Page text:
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childhood nutrition and working parents

How Working Parents Can Keep Kids Healthy

A new study finds that childhood nutrition can suffer when parents are on the job.



How Working Parents Can Keep Kids Healthy

Trying to balance your child's diet with your job doesn't mean that both have to suffer.

RODALE NEWS, EMMAUS, PA—Working parents have plenty to cope with, trying to balance the demands of their jobs with the needs of their children. And it appears that those challenges can take a toll on childhood nutrition. A study published in the Journal of Epidemiology and Community Health finds that children of working moms spend more time watching television, munching salty chips, and swigging sugary sodas than kids of stay-at-home moms. To be clear, researchers don't see it as an issue of negligence. "A working mom does not mean a bad mom," says Michelle LaRowe, a career nanny and author of Working Mom's 411 (Regal, 2009). But it does mean that time-stressed working parents may need to try some creative ways to boost childhood nutrition.

THE DETAILS: The study of British children included 12,576 5-year-olds with mothers who stayed at home, worked part-time, or worked full-time jobs. The moms filled out surveys with information on how many sugary drinks, sweet or salty snacks, fruits and vegetables, and dairy products their children ate each day, as well as how much exercise they got and how much time they spent playing video or computer games and watching television. Children of mothers who worked part- or full-time jobs were 10 percent more likely to eat chips and unhealthy snacks and 15 percent more likely to drink sugary beverages between meals than kids with stay-at-home moms, and they were 33 percent more likely to spend an excess of two hours in front of the TV or computer. Those results came after adjusting for socioeconomic circumstances and income.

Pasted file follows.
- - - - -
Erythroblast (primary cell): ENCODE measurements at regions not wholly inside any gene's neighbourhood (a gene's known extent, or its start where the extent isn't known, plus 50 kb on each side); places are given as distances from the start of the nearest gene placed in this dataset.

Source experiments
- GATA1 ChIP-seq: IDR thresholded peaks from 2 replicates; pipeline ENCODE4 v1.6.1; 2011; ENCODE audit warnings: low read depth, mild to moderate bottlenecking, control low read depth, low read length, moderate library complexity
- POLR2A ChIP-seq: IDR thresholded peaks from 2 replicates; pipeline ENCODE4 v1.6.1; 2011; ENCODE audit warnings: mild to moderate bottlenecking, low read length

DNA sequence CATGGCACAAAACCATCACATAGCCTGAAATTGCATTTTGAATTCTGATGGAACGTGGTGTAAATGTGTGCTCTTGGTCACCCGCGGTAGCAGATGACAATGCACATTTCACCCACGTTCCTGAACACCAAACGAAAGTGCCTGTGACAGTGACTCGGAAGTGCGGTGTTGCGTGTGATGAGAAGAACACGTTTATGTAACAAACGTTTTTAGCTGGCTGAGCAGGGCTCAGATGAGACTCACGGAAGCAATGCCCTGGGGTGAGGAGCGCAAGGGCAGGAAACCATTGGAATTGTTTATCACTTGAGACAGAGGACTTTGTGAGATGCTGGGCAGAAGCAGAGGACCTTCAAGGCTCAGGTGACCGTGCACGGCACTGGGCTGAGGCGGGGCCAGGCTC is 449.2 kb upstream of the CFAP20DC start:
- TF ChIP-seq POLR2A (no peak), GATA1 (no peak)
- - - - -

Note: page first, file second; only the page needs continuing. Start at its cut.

WHAT IT MEANS: In their introduction, the authors write that 60 percent of women in both the U.S. and United Kingdom with children under 5 years old are employed, and U.S. labor statistics say that 75 percent of working women have kids under 18. The authors of the study note that their results are not intended to blame parents for raising unhealthy kids, but instead to spur policies that help make parents' lives easier, and to promote healthy eating and physical activity.

Here are ways that working parents can boost childhood nutrition and reduce sedentary activities among kids of any age:

Filed Under: CHILD NUTRITION, CHILDHOOD OBESITY, PARENTING

Published on: October 20, 2009



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